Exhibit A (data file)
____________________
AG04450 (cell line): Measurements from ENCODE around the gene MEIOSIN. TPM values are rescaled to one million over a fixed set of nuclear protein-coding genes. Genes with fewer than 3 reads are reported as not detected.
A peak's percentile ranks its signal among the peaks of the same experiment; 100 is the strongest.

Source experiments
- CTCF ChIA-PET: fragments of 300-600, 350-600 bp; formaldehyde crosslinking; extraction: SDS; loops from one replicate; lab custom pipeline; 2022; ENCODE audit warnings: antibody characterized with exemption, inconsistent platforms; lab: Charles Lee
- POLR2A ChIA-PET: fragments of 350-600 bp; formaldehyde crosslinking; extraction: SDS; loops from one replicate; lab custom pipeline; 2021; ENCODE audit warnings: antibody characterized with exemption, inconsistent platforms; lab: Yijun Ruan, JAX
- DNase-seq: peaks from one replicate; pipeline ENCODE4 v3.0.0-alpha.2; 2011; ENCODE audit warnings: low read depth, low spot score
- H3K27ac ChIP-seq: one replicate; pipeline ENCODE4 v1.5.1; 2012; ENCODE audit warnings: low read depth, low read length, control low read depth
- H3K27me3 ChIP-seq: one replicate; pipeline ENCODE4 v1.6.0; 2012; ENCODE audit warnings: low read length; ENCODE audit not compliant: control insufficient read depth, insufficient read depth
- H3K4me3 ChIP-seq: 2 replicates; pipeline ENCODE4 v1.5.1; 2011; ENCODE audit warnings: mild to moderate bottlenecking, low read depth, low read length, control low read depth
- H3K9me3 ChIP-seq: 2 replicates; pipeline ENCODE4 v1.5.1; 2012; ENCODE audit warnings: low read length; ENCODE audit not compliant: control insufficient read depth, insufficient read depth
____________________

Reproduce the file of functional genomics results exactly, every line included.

AG04450 (cell line): Measurements from ENCODE around the gene MEIOSIN. TPM values are rescaled to one million over a fixed set of nuclear protein-coding genes. Genes with fewer than 3 reads are reported as not detected.
A peak's percentile ranks its signal among the peaks of the same experiment; 100 is the strongest.

Source experiments
- CTCF ChIA-PET: fragments of 300-600, 350-600 bp; formaldehyde crosslinking; extraction: SDS; loops from one replicate; lab custom pipeline; 2022; ENCODE audit warnings: antibody characterized with exemption, inconsistent platforms; lab: Charles Lee
- POLR2A ChIA-PET: fragments of 350-600 bp; formaldehyde crosslinking; extraction: SDS; loops from one replicate; lab custom pipeline; 2021; ENCODE audit warnings: antibody characterized with exemption, inconsistent platforms; lab: Yijun Ruan, JAX
- DNase-seq: peaks from one replicate; pipeline ENCODE4 v3.0.0-alpha.2; 2011; ENCODE audit warnings: low read depth, low spot score
- H3K27ac ChIP-seq: one replicate; pipeline ENCODE4 v1.5.1; 2012; ENCODE audit warnings: low read depth, low read length, control low read depth
- H3K27me3 ChIP-seq: one replicate; pipeline ENCODE4 v1.6.0; 2012; ENCODE audit warnings: low read length; ENCODE audit not compliant: control insufficient read depth, insufficient read depth
- H3K4me3 ChIP-seq: 2 replicates; pipeline ENCODE4 v1.5.1; 2011; ENCODE audit warnings: mild to moderate bottlenecking, low read depth, low read length, control low read depth
- H3K9me3 ChIP-seq: 2 replicates; pipeline ENCODE4 v1.5.1; 2012; ENCODE audit warnings: low read length; ENCODE audit not compliant: control insufficient read depth, insufficient read depth